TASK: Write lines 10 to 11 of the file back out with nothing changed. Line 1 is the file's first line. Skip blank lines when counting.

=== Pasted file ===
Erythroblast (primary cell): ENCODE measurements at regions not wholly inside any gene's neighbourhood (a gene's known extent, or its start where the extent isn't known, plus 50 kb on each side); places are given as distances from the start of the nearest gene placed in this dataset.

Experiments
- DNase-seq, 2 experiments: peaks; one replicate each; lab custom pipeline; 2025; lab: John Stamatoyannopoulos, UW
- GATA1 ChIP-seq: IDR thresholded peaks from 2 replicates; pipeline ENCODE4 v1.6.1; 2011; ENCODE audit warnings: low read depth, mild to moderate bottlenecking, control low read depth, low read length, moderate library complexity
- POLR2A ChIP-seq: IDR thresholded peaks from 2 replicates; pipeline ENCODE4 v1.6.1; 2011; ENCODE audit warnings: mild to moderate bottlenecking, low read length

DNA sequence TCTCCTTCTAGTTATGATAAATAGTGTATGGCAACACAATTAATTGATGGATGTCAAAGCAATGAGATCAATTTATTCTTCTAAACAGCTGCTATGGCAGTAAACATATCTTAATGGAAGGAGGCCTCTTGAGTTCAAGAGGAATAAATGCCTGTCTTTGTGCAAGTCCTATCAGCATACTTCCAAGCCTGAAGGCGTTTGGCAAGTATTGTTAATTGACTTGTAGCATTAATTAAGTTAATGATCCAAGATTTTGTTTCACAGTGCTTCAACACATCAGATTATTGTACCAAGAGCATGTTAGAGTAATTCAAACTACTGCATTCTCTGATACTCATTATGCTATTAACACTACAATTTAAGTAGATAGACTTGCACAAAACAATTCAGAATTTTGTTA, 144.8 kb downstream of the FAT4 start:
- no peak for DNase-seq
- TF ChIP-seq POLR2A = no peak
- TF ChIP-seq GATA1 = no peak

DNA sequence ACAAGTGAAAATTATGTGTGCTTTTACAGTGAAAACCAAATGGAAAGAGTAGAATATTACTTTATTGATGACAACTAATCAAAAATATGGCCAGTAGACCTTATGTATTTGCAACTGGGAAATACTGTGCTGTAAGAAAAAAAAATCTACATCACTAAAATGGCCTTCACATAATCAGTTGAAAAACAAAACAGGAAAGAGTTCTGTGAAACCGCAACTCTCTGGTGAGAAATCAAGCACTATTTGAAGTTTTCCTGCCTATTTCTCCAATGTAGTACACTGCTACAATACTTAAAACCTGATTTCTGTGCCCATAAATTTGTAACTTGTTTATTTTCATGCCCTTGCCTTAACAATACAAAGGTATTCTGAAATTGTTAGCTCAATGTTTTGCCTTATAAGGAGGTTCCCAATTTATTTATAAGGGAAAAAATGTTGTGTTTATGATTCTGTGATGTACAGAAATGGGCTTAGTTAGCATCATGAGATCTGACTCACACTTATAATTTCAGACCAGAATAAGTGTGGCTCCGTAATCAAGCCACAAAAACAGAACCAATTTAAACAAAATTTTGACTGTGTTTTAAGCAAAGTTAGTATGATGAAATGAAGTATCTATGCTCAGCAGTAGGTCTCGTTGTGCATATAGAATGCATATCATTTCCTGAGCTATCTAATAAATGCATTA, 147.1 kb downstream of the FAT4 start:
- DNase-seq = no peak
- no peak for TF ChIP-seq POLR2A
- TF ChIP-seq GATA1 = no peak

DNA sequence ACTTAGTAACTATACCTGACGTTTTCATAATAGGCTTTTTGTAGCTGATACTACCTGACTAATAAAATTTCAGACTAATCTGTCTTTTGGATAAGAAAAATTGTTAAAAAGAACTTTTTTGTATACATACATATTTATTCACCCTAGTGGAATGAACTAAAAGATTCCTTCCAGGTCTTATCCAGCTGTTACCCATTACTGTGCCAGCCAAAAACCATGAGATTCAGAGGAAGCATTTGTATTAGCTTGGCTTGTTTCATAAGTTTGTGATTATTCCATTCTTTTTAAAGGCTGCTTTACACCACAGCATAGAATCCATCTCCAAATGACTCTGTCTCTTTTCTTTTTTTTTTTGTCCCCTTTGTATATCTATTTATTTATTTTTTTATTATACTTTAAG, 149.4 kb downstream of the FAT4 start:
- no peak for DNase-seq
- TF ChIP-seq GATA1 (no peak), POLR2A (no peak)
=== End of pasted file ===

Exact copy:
DNA sequence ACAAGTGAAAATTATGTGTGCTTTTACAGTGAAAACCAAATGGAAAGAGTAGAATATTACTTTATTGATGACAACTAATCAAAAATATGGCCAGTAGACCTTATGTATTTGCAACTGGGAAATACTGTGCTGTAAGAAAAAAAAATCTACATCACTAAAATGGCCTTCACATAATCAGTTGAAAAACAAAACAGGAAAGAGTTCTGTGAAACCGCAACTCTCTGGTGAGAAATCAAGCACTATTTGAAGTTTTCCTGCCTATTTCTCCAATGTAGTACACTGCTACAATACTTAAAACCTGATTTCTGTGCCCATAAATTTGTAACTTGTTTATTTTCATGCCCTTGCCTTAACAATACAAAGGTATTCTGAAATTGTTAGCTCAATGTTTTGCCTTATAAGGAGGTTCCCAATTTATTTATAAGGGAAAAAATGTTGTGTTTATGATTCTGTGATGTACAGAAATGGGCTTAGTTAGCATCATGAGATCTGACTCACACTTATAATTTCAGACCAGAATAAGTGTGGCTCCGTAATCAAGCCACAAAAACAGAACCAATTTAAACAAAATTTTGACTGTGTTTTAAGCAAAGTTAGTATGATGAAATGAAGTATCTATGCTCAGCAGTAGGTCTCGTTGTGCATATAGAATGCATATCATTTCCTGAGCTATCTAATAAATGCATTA, 147.1 kb downstream of the FAT4 start:
- DNase-seq = no peak